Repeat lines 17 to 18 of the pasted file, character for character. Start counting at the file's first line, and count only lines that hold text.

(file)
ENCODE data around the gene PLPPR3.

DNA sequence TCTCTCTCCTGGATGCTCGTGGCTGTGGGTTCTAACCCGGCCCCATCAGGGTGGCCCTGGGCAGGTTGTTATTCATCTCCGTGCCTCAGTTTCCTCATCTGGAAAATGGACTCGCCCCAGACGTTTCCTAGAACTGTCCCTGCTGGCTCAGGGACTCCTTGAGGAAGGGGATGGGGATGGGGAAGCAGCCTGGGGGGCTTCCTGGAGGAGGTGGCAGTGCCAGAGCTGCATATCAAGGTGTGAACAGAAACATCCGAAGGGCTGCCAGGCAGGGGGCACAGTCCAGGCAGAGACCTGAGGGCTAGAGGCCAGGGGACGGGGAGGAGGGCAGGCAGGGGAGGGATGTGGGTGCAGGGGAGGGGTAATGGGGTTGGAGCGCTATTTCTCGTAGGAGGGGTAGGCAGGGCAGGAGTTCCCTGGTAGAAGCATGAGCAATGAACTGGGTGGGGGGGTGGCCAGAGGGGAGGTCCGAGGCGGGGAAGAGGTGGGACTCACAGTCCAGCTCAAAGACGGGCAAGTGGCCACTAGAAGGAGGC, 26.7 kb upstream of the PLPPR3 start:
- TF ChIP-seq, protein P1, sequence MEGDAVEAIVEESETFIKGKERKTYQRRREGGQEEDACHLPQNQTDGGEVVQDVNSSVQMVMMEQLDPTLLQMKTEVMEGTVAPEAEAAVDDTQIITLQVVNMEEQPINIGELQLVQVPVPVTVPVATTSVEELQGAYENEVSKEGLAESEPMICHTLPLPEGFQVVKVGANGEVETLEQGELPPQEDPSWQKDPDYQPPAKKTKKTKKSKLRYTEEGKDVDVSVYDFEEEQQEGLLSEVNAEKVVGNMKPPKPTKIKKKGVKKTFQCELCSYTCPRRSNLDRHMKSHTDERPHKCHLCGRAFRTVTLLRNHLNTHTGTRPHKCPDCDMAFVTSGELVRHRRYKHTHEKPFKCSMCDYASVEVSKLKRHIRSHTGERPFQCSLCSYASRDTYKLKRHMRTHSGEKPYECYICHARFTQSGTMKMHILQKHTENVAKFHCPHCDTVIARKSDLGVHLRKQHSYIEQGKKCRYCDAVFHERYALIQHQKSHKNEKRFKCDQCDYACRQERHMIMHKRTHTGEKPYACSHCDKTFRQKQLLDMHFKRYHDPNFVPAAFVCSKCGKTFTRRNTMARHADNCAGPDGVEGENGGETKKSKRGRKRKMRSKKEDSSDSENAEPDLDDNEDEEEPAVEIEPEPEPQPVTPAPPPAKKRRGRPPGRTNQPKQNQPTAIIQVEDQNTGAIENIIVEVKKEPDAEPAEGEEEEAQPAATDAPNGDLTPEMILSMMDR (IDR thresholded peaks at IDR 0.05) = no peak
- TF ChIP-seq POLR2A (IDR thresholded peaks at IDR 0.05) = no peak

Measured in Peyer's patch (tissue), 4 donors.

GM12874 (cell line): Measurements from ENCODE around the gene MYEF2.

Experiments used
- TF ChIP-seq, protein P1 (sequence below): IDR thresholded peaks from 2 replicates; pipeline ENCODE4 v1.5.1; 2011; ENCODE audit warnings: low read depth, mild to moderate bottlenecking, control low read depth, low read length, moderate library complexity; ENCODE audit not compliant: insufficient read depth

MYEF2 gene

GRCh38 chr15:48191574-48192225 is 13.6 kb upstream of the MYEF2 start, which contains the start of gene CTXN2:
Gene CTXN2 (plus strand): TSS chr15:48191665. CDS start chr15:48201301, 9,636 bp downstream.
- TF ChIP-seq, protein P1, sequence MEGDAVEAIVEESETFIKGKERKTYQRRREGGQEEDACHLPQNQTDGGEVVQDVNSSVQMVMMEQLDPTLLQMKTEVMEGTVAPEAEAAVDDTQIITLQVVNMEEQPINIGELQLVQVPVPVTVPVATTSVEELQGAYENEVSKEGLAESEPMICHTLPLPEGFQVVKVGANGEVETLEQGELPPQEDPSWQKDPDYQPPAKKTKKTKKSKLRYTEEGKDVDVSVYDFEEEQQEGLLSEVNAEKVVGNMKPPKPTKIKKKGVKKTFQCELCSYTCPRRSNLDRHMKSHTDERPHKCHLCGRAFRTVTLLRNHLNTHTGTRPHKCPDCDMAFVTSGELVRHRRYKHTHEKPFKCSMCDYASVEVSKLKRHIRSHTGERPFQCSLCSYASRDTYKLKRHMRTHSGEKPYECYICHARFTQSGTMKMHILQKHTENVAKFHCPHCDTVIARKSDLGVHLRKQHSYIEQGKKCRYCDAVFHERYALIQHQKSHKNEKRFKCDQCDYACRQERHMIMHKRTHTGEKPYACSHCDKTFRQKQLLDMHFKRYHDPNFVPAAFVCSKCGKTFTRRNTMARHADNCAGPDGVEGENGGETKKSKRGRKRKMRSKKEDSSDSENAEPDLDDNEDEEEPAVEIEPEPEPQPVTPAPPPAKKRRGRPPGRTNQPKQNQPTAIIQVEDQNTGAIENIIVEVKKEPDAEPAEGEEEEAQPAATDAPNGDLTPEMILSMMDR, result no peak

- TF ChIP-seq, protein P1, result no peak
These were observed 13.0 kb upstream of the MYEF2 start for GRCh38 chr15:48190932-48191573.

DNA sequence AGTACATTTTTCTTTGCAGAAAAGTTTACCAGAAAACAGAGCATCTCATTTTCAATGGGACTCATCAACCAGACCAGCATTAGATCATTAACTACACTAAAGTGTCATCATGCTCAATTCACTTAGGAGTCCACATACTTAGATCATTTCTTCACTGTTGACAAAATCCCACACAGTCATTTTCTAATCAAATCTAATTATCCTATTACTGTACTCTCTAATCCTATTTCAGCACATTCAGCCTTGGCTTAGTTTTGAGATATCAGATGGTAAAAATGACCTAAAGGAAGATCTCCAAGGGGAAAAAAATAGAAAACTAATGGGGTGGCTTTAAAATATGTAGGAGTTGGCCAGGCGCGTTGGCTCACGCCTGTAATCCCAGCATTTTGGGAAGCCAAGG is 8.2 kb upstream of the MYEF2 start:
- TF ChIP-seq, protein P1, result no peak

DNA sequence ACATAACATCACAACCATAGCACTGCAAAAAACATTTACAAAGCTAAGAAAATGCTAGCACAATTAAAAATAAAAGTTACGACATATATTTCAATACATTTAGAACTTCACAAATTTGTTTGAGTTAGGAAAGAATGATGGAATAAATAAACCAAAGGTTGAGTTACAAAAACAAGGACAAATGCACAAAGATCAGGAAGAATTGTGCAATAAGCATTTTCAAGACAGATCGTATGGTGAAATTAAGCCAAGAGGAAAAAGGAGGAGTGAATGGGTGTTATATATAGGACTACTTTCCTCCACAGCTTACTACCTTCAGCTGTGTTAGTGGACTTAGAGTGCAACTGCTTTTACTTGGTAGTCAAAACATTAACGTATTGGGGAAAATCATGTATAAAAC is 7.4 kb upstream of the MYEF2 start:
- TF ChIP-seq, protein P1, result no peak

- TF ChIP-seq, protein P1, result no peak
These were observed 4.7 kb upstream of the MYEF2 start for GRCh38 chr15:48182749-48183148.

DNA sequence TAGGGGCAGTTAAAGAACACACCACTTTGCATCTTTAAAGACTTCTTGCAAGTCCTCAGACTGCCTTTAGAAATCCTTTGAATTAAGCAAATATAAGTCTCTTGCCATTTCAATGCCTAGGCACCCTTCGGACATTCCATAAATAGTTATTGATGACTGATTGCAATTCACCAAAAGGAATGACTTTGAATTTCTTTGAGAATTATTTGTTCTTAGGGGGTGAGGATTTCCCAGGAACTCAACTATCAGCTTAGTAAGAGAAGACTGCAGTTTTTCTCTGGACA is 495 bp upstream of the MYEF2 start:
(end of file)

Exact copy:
DNA sequence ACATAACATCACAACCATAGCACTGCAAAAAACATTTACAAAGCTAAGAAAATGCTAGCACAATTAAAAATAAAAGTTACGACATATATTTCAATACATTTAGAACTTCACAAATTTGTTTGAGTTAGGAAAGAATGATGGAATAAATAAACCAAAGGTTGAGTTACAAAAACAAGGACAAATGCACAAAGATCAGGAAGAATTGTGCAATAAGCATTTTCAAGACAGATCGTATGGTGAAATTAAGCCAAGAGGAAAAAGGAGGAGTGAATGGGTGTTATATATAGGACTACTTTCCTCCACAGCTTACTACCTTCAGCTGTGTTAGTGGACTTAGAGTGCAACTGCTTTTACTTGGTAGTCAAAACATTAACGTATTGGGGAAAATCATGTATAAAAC is 7.4 kb upstream of the MYEF2 start:
- TF ChIP-seq, protein P1, result no peak